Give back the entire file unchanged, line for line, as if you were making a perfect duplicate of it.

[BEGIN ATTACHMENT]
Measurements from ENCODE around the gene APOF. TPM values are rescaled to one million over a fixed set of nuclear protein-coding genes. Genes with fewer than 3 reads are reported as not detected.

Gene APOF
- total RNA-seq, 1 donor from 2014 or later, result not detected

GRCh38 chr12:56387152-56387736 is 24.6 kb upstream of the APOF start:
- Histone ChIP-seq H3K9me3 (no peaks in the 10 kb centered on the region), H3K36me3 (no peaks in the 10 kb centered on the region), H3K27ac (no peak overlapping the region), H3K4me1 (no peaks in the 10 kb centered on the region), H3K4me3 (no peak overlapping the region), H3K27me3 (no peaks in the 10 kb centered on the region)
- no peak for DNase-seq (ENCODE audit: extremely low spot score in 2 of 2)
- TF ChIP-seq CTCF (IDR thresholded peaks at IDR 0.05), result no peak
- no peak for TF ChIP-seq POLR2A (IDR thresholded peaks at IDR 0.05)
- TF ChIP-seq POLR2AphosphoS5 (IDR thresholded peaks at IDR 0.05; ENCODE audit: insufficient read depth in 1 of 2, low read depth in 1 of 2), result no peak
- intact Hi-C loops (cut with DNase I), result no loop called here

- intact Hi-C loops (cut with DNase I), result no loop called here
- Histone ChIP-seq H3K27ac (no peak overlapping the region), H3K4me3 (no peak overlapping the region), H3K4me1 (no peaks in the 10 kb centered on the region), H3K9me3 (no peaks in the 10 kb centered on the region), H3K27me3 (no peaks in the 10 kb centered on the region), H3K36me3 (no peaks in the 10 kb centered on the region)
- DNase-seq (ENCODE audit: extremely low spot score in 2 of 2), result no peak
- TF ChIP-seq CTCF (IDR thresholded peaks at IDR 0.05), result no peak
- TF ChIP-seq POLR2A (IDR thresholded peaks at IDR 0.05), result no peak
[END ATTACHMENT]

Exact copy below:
Measurements from ENCODE around the gene APOF. TPM values are rescaled to one million over a fixed set of nuclear protein-coding genes. Genes with fewer than 3 reads are reported as not detected.

Gene APOF
- total RNA-seq, 1 donor from 2014 or later, result not detected

GRCh38 chr12:56387152-56387736 is 24.6 kb upstream of the APOF start:
- Histone ChIP-seq H3K9me3 (no peaks in the 10 kb centered on the region), H3K36me3 (no peaks in the 10 kb centered on the region), H3K27ac (no peak overlapping the region), H3K4me1 (no peaks in the 10 kb centered on the region), H3K4me3 (no peak overlapping the region), H3K27me3 (no peaks in the 10 kb centered on the region)
- no peak for DNase-seq (ENCODE audit: extremely low spot score in 2 of 2)
- TF ChIP-seq CTCF (IDR thresholded peaks at IDR 0.05), result no peak
- no peak for TF ChIP-seq POLR2A (IDR thresholded peaks at IDR 0.05)
- TF ChIP-seq POLR2AphosphoS5 (IDR thresholded peaks at IDR 0.05; ENCODE audit: insufficient read depth in 1 of 2, low read depth in 1 of 2), result no peak
- intact Hi-C loops (cut with DNase I), result no loop called here

- intact Hi-C loops (cut with DNase I), result no loop called here
- Histone ChIP-seq H3K27ac (no peak overlapping the region), H3K4me3 (no peak overlapping the region), H3K4me1 (no peaks in the 10 kb centered on the region), H3K9me3 (no peaks in the 10 kb centered on the region), H3K27me3 (no peaks in the 10 kb centered on the region), H3K36me3 (no peaks in the 10 kb centered on the region)
- DNase-seq (ENCODE audit: extremely low spot score in 2 of 2), result no peak
- TF ChIP-seq CTCF (IDR thresholded peaks at IDR 0.05), result no peak
- TF ChIP-seq POLR2A (IDR thresholded peaks at IDR 0.05), result no peak